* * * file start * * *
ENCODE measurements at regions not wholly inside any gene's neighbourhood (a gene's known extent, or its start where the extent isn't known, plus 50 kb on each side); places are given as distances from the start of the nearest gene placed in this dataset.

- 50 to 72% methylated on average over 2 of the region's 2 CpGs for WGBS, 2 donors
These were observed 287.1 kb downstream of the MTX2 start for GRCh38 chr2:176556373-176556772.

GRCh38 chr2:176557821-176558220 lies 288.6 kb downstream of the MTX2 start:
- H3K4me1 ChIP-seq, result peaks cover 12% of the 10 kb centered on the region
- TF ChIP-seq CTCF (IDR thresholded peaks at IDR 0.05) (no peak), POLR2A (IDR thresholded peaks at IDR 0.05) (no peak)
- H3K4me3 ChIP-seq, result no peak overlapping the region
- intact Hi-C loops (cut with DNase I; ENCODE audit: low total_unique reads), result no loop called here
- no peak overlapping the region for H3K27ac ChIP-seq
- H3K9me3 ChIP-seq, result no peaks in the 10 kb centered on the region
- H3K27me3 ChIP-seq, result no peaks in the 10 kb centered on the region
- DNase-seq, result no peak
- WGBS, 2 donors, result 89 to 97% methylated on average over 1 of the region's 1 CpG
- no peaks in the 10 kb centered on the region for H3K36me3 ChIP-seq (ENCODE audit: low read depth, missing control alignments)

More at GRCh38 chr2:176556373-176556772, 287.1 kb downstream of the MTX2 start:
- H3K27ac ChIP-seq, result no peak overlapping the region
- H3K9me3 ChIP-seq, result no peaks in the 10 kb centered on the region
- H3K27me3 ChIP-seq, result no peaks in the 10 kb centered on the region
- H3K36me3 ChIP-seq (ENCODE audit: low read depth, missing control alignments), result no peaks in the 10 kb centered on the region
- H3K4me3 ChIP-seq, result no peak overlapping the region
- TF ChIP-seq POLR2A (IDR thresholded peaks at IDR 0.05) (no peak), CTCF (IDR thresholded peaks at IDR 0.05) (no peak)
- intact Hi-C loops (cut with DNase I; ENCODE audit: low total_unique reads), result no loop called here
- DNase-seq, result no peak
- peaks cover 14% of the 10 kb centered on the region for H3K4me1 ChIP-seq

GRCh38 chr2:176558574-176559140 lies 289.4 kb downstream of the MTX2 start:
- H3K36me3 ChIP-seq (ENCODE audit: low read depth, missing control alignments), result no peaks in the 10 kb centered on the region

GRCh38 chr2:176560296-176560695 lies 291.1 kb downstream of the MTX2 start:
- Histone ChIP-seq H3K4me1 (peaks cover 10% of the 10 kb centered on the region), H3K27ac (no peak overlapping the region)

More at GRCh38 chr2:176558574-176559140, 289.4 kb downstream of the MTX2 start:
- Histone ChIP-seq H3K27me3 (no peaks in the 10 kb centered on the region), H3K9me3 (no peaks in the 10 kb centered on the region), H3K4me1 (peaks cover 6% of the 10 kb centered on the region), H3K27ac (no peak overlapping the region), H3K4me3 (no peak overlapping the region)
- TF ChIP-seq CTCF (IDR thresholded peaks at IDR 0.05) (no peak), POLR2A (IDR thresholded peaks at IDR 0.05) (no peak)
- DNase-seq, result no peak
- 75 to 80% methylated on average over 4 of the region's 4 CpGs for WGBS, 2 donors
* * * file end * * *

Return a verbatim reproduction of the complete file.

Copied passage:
ENCODE measurements at regions not wholly inside any gene's neighbourhood (a gene's known extent, or its start where the extent isn't known, plus 50 kb on each side); places are given as distances from the start of the nearest gene placed in this dataset.

- 50 to 72% methylated on average over 2 of the region's 2 CpGs for WGBS, 2 donors
These were observed 287.1 kb downstream of the MTX2 start for GRCh38 chr2:176556373-176556772.

GRCh38 chr2:176557821-176558220 lies 288.6 kb downstream of the MTX2 start:
- H3K4me1 ChIP-seq, result peaks cover 12% of the 10 kb centered on the region
- TF ChIP-seq CTCF (IDR thresholded peaks at IDR 0.05) (no peak), POLR2A (IDR thresholded peaks at IDR 0.05) (no peak)
- H3K4me3 ChIP-seq, result no peak overlapping the region
- intact Hi-C loops (cut with DNase I; ENCODE audit: low total_unique reads), result no loop called here
- no peak overlapping the region for H3K27ac ChIP-seq
- H3K9me3 ChIP-seq, result no peaks in the 10 kb centered on the region
- H3K27me3 ChIP-seq, result no peaks in the 10 kb centered on the region
- DNase-seq, result no peak
- WGBS, 2 donors, result 89 to 97% methylated on average over 1 of the region's 1 CpG
- no peaks in the 10 kb centered on the region for H3K36me3 ChIP-seq (ENCODE audit: low read depth, missing control alignments)

More at GRCh38 chr2:176556373-176556772, 287.1 kb downstream of the MTX2 start:
- H3K27ac ChIP-seq, result no peak overlapping the region
- H3K9me3 ChIP-seq, result no peaks in the 10 kb centered on the region
- H3K27me3 ChIP-seq, result no peaks in the 10 kb centered on the region
- H3K36me3 ChIP-seq (ENCODE audit: low read depth, missing control alignments), result no peaks in the 10 kb centered on the region
- H3K4me3 ChIP-seq, result no peak overlapping the region
- TF ChIP-seq POLR2A (IDR thresholded peaks at IDR 0.05) (no peak), CTCF (IDR thresholded peaks at IDR 0.05) (no peak)
- intact Hi-C loops (cut with DNase I; ENCODE audit: low total_unique reads), result no loop called here
- DNase-seq, result no peak
- peaks cover 14% of the 10 kb centered on the region for H3K4me1 ChIP-seq

GRCh38 chr2:176558574-176559140 lies 289.4 kb downstream of the MTX2 start:
- H3K36me3 ChIP-seq (ENCODE audit: low read depth, missing control alignments), result no peaks in the 10 kb centered on the region

GRCh38 chr2:176560296-176560695 lies 291.1 kb downstream of the MTX2 start:
- Histone ChIP-seq H3K4me1 (peaks cover 10% of the 10 kb centered on the region), H3K27ac (no peak overlapping the region)

More at GRCh38 chr2:176558574-176559140, 289.4 kb downstream of the MTX2 start:
- Histone ChIP-seq H3K27me3 (no peaks in the 10 kb centered on the region), H3K9me3 (no peaks in the 10 kb centered on the region), H3K4me1 (peaks cover 6% of the 10 kb centered on the region), H3K27ac (no peak overlapping the region), H3K4me3 (no peak overlapping the region)
- TF ChIP-seq CTCF (IDR thresholded peaks at IDR 0.05) (no peak), POLR2A (IDR thresholded peaks at IDR 0.05) (no peak)
- DNase-seq, result no peak
- 75 to 80% methylated on average over 4 of the region's 4 CpGs for WGBS, 2 donors